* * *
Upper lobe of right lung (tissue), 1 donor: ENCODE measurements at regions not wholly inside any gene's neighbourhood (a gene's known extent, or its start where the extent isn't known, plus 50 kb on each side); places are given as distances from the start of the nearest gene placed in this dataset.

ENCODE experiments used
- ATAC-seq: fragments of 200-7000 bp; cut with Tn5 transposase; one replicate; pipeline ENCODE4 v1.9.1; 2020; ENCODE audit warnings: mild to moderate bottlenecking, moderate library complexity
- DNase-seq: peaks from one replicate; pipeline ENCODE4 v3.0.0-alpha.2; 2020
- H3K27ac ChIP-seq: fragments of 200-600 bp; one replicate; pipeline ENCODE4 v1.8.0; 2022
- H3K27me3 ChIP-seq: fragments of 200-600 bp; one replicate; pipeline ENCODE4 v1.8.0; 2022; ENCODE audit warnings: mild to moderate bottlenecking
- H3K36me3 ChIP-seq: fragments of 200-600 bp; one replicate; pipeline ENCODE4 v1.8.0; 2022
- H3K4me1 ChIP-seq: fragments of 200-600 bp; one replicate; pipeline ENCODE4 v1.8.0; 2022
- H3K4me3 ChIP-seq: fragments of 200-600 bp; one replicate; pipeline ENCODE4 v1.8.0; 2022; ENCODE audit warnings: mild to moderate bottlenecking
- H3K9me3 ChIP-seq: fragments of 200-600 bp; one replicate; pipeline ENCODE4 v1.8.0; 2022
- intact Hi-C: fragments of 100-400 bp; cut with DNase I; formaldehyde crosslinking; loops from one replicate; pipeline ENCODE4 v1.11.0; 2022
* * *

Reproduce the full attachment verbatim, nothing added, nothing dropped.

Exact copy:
Upper lobe of right lung (tissue), 1 donor: ENCODE measurements at regions not wholly inside any gene's neighbourhood (a gene's known extent, or its start where the extent isn't known, plus 50 kb on each side); places are given as distances from the start of the nearest gene placed in this dataset.

ENCODE experiments used
- ATAC-seq: fragments of 200-7000 bp; cut with Tn5 transposase; one replicate; pipeline ENCODE4 v1.9.1; 2020; ENCODE audit warnings: mild to moderate bottlenecking, moderate library complexity
- DNase-seq: peaks from one replicate; pipeline ENCODE4 v3.0.0-alpha.2; 2020
- H3K27ac ChIP-seq: fragments of 200-600 bp; one replicate; pipeline ENCODE4 v1.8.0; 2022
- H3K27me3 ChIP-seq: fragments of 200-600 bp; one replicate; pipeline ENCODE4 v1.8.0; 2022; ENCODE audit warnings: mild to moderate bottlenecking
- H3K36me3 ChIP-seq: fragments of 200-600 bp; one replicate; pipeline ENCODE4 v1.8.0; 2022
- H3K4me1 ChIP-seq: fragments of 200-600 bp; one replicate; pipeline ENCODE4 v1.8.0; 2022
- H3K4me3 ChIP-seq: fragments of 200-600 bp; one replicate; pipeline ENCODE4 v1.8.0; 2022; ENCODE audit warnings: mild to moderate bottlenecking
- H3K9me3 ChIP-seq: fragments of 200-600 bp; one replicate; pipeline ENCODE4 v1.8.0; 2022
- intact Hi-C: fragments of 100-400 bp; cut with DNase I; formaldehyde crosslinking; loops from one replicate; pipeline ENCODE4 v1.11.0; 2022